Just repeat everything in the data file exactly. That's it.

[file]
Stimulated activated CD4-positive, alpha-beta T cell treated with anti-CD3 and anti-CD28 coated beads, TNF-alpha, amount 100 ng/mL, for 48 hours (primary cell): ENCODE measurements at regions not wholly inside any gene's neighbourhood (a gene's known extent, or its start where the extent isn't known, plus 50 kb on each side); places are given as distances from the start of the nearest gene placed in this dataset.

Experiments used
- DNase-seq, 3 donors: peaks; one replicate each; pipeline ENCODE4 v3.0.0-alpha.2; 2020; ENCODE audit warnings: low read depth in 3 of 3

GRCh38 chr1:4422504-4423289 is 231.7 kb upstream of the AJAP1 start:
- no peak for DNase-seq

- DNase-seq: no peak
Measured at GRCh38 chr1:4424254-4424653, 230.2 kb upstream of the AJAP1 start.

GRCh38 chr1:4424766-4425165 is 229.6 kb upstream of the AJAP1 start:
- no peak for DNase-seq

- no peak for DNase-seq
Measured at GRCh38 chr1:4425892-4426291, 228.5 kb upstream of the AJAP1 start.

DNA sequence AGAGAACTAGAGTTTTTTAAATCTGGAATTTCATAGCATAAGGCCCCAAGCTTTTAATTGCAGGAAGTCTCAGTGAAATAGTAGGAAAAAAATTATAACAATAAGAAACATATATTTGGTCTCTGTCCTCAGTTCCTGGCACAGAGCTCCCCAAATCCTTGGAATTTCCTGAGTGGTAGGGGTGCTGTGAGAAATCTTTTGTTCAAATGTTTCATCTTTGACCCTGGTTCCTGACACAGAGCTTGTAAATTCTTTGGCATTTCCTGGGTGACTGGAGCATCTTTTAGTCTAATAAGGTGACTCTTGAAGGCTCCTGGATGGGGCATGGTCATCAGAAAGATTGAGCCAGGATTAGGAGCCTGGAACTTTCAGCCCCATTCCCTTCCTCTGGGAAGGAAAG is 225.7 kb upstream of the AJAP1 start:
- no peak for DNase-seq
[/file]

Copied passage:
Stimulated activated CD4-positive, alpha-beta T cell treated with anti-CD3 and anti-CD28 coated beads, TNF-alpha, amount 100 ng/mL, for 48 hours (primary cell): ENCODE measurements at regions not wholly inside any gene's neighbourhood (a gene's known extent, or its start where the extent isn't known, plus 50 kb on each side); places are given as distances from the start of the nearest gene placed in this dataset.

Experiments used
- DNase-seq, 3 donors: peaks; one replicate each; pipeline ENCODE4 v3.0.0-alpha.2; 2020; ENCODE audit warnings: low read depth in 3 of 3

GRCh38 chr1:4422504-4423289 is 231.7 kb upstream of the AJAP1 start:
- no peak for DNase-seq

- DNase-seq: no peak
Measured at GRCh38 chr1:4424254-4424653, 230.2 kb upstream of the AJAP1 start.

GRCh38 chr1:4424766-4425165 is 229.6 kb upstream of the AJAP1 start:
- no peak for DNase-seq

- no peak for DNase-seq
Measured at GRCh38 chr1:4425892-4426291, 228.5 kb upstream of the AJAP1 start.

DNA sequence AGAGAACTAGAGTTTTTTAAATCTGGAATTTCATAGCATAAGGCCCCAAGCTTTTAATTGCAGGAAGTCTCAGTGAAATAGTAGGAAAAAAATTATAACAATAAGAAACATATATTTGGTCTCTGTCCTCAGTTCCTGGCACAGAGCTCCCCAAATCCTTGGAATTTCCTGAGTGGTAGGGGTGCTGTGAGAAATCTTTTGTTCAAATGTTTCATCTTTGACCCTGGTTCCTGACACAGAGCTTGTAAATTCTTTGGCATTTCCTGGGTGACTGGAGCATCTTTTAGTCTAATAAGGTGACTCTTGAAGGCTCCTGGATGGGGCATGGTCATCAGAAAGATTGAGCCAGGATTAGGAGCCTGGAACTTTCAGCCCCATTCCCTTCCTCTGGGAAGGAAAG is 225.7 kb upstream of the AJAP1 start:
- no peak for DNase-seq